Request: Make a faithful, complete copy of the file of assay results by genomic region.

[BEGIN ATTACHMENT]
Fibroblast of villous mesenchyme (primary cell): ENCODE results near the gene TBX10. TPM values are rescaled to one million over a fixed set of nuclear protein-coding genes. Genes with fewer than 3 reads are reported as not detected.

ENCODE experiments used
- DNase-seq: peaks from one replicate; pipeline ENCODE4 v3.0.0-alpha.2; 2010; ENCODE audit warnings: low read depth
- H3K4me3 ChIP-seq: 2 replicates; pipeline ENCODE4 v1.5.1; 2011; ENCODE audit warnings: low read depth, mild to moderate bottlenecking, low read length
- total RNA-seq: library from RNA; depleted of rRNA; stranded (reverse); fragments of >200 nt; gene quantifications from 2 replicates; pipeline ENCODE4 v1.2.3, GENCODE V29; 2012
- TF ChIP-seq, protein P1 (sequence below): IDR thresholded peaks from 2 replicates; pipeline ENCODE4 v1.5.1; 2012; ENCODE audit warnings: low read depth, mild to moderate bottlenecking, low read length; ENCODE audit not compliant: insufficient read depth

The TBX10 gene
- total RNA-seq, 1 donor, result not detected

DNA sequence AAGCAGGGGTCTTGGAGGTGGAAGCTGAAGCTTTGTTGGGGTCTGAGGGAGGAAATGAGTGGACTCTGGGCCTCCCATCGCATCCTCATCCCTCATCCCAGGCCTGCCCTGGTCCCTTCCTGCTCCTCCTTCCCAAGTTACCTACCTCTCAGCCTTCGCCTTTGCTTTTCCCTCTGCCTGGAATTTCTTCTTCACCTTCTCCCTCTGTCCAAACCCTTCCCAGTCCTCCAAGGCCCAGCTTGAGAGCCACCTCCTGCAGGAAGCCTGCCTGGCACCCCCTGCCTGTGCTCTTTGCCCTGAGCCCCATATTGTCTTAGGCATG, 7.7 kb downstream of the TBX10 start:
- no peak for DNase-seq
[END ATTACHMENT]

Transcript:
Fibroblast of villous mesenchyme (primary cell): ENCODE results near the gene TBX10. TPM values are rescaled to one million over a fixed set of nuclear protein-coding genes. Genes with fewer than 3 reads are reported as not detected.

ENCODE experiments used
- DNase-seq: peaks from one replicate; pipeline ENCODE4 v3.0.0-alpha.2; 2010; ENCODE audit warnings: low read depth
- H3K4me3 ChIP-seq: 2 replicates; pipeline ENCODE4 v1.5.1; 2011; ENCODE audit warnings: low read depth, mild to moderate bottlenecking, low read length
- total RNA-seq: library from RNA; depleted of rRNA; stranded (reverse); fragments of >200 nt; gene quantifications from 2 replicates; pipeline ENCODE4 v1.2.3, GENCODE V29; 2012
- TF ChIP-seq, protein P1 (sequence below): IDR thresholded peaks from 2 replicates; pipeline ENCODE4 v1.5.1; 2012; ENCODE audit warnings: low read depth, mild to moderate bottlenecking, low read length; ENCODE audit not compliant: insufficient read depth

The TBX10 gene
- total RNA-seq, 1 donor, result not detected

DNA sequence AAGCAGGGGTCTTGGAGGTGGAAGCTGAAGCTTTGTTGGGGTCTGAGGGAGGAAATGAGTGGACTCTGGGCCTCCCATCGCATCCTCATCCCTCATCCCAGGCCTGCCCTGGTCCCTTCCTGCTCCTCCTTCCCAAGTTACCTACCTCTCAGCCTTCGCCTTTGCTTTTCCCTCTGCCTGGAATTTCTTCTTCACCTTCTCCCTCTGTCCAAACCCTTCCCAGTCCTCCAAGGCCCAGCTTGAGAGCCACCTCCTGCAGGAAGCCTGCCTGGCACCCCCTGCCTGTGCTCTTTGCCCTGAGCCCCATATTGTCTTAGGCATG, 7.7 kb downstream of the TBX10 start:
- no peak for DNase-seq